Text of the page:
Is This All?

I wonder if the Green Anole, Anolis carolinensis, is baffled? It was once a larger tree, but now is only a trunk and some foliage, where is the rest of it?

This mature Retama, Parkinsonia aculeata, froze during the winter storm in February. I assumed it was a lost cause and that the dead trunk and limbs would need removing. But in late April, new growth burst upwards from the base of the plant and shot toward the sky with speed. In July, the Hub and I finally had time to remove the dead portion of the tree and I also pruned the multitude of shoots from its base, leaving a single strong one with an attached second branch which will serve as the trunk of the “new” tree and its two lead branches. The crotch of the new trunk is just a few inches below the crotch of the original trunk. The two main limbs are now about 6 feet tall and growing by the day.

There’s a lot of green in this photo, but the feathery foliage forms a V from behind the original trunk and is loving the plentiful sunshine. At some point later in autumn or winter, I’ll have the Hub don his lumberjack hat and saw the original trunk to the ground.

By next summer, the tree should be even taller, maybe with more limbs, and covered in its signature yellow blooms. Pollinators will join with anoles in enjoying its presence.

19 thoughts on “Is This All?

    • I once read a description of retama as being “a frighteningly fast grower” which is an apt description. That said, its limbs aren’t particularly weak-wooded. Also this year, there a bunch of seedlings, which I’ve only rarely seen. I plan to put another retama about 10 feet away from this original one. And then, pull up the rest of them. 🙂

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  1. Tina you give me great joy that Parkinsonia aculeata sprouted two large branches from its own cut trunk when it froze in the February storm. It will be a big tree again and anoles and pollinators will be delighted with its wonderful yellow flowers – I love it. The photos are fabulous. Tina Nature is incredible and fantastic. Take good care of both of you. Let your back improve. Hugs. Very affectionate greetings from Margarita.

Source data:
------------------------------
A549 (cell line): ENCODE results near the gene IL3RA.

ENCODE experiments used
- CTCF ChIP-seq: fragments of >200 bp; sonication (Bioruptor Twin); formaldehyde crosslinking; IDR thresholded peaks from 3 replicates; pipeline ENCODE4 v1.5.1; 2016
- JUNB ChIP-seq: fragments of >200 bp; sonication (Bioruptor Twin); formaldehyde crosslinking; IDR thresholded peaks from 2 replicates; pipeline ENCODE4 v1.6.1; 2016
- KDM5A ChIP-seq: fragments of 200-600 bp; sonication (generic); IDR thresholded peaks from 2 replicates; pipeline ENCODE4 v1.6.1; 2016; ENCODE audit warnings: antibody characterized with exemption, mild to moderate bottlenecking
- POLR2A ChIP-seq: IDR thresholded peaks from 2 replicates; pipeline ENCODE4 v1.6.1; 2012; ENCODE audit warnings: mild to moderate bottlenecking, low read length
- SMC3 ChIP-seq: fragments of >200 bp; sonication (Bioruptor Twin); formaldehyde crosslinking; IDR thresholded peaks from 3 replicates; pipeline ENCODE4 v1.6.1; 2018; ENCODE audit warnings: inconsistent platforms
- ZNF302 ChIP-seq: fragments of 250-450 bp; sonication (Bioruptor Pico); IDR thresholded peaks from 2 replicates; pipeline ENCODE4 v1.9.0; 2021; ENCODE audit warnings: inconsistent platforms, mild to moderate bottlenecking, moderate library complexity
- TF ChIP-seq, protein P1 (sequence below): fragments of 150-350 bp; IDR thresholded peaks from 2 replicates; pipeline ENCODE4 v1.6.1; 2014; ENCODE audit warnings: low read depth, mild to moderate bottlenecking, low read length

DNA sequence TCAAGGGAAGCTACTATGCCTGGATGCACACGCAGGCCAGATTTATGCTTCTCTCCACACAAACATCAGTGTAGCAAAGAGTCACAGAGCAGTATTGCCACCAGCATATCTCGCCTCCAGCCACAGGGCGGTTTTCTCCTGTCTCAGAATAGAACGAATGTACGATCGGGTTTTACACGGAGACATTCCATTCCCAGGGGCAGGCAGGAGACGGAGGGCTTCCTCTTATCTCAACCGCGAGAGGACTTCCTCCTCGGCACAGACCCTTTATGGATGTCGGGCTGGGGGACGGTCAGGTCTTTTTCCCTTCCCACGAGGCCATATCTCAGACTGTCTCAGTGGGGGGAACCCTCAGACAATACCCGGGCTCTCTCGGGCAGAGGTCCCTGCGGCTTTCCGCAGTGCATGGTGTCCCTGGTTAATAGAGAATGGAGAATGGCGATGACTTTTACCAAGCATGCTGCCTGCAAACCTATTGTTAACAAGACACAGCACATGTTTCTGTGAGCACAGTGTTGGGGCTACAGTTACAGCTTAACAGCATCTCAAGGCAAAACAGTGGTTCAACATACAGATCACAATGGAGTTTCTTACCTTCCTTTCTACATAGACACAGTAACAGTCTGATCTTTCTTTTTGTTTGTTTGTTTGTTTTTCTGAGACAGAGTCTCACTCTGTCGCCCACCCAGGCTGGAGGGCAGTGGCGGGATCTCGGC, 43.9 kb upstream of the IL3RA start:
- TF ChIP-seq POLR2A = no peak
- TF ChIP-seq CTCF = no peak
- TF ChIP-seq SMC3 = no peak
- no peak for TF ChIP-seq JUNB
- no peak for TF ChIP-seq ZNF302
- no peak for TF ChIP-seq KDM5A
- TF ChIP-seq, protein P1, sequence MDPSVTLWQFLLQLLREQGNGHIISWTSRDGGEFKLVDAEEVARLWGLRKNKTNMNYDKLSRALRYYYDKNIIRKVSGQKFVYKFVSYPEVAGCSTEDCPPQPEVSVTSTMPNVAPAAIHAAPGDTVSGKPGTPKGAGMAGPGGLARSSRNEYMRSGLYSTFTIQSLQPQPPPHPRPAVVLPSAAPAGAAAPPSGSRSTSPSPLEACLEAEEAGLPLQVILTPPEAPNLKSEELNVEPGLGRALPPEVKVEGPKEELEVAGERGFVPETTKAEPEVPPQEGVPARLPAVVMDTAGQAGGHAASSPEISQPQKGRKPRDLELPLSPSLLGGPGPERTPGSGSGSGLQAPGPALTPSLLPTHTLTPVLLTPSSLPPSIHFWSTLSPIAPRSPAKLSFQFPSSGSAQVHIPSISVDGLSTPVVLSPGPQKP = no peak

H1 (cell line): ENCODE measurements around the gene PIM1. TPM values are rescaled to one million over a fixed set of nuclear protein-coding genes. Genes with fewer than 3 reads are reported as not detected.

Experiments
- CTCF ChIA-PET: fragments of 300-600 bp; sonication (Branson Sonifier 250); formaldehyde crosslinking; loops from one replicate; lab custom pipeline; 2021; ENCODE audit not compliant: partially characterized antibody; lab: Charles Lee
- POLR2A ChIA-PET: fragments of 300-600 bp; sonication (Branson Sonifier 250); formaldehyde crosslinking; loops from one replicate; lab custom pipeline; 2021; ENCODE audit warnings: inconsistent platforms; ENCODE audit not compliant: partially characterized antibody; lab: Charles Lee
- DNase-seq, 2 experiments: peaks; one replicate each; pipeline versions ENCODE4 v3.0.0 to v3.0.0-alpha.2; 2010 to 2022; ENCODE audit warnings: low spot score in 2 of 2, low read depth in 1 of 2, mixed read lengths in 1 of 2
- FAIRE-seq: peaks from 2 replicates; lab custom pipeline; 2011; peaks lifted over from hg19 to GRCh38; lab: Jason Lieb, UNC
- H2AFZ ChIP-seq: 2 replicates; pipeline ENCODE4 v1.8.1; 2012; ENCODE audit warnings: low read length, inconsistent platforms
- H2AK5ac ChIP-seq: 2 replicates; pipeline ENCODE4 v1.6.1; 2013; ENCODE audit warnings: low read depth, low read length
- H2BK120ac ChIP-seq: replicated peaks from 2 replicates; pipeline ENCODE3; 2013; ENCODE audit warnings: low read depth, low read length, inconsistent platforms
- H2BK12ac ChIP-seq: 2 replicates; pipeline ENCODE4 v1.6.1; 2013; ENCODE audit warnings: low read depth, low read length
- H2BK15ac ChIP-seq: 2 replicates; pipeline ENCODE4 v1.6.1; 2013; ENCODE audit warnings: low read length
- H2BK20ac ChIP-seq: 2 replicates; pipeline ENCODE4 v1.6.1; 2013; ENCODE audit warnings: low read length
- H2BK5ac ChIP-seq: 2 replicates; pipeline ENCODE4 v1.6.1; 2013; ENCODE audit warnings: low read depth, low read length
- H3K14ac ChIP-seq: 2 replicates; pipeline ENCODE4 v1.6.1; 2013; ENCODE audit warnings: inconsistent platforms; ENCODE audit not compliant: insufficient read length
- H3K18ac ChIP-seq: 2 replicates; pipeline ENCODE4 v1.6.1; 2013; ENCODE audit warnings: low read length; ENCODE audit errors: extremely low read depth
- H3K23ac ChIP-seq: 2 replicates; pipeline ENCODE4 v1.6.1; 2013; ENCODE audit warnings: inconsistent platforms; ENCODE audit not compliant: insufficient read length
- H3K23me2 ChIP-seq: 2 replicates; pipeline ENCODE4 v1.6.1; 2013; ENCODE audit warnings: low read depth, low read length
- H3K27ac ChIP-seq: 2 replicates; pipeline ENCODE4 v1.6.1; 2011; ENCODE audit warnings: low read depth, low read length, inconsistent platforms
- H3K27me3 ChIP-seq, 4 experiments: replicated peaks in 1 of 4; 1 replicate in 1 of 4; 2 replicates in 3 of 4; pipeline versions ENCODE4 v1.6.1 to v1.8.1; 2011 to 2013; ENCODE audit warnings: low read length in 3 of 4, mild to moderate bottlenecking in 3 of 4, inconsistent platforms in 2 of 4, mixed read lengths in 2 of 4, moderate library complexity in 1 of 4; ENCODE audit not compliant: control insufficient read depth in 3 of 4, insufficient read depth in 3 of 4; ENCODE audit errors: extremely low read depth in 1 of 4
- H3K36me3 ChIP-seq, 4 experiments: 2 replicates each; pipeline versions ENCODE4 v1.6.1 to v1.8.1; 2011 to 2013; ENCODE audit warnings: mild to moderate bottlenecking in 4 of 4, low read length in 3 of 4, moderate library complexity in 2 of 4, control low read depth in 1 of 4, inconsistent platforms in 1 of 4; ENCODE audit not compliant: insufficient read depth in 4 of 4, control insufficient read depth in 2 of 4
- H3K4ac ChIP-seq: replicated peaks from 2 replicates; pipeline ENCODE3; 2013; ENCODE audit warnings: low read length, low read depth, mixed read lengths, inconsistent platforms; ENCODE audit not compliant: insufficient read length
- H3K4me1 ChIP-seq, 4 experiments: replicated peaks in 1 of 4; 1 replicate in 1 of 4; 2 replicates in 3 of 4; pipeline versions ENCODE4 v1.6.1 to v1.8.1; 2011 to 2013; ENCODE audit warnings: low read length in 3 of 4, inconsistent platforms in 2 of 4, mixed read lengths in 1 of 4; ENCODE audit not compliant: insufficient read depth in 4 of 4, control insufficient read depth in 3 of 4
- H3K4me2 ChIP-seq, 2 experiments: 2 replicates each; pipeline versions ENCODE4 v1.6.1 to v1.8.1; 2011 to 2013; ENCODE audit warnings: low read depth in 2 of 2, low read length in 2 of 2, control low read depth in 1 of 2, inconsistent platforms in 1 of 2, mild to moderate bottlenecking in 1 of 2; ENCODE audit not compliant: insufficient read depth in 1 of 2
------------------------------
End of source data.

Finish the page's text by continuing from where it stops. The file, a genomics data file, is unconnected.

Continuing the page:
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    • I was tickled, Beth, when I saw that it was returning. The anole population has been down this year, probably due to the harsh February weather, but they’re around and I expect they’ll rebound.

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    • It’s a fast one, that’s for sure. I remember after I planted the original about 20 years ago how shockingly fast it grew. But I’m not complaining. By the way, the foliage is all sweet and feathery, but the limbs have thorns. Ouch!! Mean ones, too!

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    • Yes and those teeth bite! I’ve been dinged a few times so it’s a plant I’m careful around. That said, once it grows tall, the thorns are *mostly* high up. Of course that doesn’t help when we have to take it down and cut up the limbs…:)

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  2. I’ve been watching new Retamas sprout up in a local highway construction zone, and they’ve shared the tendency of yours to be fast growers. I’ve always enjoyed the combination of their foliage and the pretty yellow flowers.

    As it happens, I saw my first Anole of the summer just today: a young one lounging on the wall of my building. I’d see a couple of geckos, but had wondered at the absence of other lizard species. They may just be late in emerging this year.

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    • I was in the garden yesterday and noticed a few more of those sprouts, which I promptly clipped. The “trunk” that I left has a circumference of about two inches! Retamas are scary fast growers! The flowers are such good pollinator magnets, though I’ve always had trouble getting good photos, due to the height and the breezes.

      I’m seeing more anoles, but they were sure slow to emerge this year.

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